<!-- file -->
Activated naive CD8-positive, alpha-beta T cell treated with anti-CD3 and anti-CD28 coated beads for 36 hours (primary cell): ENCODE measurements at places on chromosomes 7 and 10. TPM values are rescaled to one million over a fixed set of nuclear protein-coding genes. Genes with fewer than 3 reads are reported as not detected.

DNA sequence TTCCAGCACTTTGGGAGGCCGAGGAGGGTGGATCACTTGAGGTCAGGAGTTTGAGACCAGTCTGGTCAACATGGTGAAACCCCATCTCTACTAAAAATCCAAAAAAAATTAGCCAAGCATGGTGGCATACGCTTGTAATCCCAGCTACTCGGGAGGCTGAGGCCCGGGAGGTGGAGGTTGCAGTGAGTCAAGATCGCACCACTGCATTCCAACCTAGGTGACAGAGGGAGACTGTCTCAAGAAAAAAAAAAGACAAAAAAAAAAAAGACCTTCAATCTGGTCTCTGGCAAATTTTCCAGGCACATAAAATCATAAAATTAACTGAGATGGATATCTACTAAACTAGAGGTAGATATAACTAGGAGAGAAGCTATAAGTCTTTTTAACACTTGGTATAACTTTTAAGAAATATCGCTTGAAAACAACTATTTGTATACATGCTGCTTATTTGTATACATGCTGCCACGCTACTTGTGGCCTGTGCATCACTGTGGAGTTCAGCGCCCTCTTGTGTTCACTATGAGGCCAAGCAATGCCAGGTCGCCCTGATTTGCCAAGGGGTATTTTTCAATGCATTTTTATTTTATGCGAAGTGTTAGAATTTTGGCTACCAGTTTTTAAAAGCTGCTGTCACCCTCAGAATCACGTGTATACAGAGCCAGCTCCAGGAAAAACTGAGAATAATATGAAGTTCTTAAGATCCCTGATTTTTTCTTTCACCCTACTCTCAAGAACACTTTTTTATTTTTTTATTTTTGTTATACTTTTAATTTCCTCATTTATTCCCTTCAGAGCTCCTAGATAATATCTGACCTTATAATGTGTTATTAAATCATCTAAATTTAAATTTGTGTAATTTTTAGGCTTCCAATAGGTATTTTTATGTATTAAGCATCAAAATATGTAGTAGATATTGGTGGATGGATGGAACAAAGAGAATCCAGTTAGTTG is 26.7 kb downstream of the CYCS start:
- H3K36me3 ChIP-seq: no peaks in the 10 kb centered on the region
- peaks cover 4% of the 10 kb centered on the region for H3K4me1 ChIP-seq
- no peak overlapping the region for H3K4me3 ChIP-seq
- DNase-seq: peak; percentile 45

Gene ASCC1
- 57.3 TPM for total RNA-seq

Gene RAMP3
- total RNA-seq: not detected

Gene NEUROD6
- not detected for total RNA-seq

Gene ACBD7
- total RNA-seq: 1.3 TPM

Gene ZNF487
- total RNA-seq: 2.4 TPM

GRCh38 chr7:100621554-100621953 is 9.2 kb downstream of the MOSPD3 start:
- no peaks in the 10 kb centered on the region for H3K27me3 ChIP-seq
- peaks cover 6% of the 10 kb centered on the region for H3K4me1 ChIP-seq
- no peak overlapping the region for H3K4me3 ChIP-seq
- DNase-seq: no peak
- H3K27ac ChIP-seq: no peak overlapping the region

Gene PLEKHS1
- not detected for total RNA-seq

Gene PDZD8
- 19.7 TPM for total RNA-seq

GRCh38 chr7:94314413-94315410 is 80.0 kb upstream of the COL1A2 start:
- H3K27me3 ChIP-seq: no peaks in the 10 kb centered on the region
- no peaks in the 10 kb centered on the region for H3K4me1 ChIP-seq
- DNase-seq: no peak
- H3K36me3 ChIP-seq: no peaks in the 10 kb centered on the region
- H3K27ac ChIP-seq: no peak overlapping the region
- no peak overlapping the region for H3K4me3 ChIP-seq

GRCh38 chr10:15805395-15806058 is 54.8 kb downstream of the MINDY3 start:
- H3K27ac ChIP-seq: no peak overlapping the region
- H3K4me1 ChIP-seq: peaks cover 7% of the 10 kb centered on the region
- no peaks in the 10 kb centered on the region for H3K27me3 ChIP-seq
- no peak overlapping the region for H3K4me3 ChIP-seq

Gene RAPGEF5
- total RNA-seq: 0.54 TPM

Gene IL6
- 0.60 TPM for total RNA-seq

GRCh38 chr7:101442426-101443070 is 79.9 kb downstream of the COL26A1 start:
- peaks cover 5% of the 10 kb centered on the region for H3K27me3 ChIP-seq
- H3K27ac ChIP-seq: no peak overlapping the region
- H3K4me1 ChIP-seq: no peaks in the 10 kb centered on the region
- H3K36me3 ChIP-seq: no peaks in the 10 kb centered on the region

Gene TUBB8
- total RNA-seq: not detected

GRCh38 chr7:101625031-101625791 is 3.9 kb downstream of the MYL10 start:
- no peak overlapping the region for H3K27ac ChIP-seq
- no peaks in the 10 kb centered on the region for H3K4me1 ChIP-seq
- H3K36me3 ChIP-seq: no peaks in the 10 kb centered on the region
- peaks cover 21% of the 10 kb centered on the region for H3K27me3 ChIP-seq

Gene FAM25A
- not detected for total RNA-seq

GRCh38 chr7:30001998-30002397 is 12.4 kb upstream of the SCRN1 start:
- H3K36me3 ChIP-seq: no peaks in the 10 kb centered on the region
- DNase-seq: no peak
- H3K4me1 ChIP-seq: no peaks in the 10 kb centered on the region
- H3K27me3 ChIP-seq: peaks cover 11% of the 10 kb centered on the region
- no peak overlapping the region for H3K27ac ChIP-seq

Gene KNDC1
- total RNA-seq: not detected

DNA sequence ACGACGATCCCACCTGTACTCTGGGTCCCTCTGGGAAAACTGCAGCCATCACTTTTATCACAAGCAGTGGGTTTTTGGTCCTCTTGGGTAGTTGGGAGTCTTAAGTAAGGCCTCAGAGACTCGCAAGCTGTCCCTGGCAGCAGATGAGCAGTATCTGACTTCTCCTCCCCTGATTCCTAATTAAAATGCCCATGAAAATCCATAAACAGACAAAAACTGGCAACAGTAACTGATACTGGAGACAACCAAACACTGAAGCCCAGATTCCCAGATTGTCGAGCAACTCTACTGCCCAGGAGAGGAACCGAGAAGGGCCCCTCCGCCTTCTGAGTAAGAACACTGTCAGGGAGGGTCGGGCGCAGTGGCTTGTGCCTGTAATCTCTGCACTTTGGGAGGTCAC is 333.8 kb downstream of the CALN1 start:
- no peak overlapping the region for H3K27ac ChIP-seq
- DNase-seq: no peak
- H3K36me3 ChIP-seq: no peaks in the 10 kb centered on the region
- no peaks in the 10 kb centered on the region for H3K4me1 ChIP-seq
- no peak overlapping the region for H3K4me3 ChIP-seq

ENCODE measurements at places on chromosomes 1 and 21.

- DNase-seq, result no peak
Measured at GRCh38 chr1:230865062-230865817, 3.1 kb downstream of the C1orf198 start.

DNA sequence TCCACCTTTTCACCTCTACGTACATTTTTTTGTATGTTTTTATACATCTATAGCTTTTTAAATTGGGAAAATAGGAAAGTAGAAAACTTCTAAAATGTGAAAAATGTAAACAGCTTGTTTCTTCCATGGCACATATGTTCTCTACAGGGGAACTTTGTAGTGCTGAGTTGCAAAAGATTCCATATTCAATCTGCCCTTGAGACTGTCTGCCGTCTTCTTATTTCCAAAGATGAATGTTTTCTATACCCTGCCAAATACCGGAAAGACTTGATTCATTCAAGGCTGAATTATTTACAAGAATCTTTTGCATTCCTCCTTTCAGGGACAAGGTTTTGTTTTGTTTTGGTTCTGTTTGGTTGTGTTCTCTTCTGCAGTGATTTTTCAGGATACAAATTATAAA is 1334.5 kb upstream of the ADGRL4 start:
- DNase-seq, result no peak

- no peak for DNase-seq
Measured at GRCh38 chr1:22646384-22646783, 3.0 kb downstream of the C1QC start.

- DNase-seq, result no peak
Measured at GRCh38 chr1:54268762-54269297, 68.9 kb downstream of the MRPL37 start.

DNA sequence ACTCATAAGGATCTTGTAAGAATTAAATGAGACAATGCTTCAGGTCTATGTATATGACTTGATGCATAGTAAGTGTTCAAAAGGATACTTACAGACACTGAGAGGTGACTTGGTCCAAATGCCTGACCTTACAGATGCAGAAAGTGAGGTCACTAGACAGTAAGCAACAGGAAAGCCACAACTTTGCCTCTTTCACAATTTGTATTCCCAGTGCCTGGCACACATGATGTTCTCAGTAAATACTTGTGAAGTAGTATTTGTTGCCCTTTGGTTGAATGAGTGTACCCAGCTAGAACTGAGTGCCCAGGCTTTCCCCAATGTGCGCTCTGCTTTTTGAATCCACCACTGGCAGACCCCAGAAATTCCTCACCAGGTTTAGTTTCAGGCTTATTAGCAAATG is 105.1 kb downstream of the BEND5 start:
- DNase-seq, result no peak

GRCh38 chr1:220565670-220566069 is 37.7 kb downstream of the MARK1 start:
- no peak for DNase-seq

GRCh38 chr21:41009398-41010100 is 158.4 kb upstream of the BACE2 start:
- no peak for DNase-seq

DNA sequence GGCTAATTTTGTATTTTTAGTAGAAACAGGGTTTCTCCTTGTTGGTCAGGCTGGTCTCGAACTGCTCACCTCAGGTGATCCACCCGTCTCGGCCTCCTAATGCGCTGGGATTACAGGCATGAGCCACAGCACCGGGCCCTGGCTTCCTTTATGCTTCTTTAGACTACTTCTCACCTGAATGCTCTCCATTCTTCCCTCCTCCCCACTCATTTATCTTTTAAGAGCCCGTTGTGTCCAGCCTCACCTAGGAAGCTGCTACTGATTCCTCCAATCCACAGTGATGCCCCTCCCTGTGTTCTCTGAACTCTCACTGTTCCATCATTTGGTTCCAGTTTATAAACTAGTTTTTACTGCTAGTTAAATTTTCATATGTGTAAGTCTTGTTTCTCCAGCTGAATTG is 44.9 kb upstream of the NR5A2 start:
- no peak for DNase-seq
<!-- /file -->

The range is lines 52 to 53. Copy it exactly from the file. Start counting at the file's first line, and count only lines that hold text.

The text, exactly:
- no peaks in the 10 kb centered on the region for H3K4me1 ChIP-seq
- H3K36me3 ChIP-seq: no peaks in the 10 kb centered on the region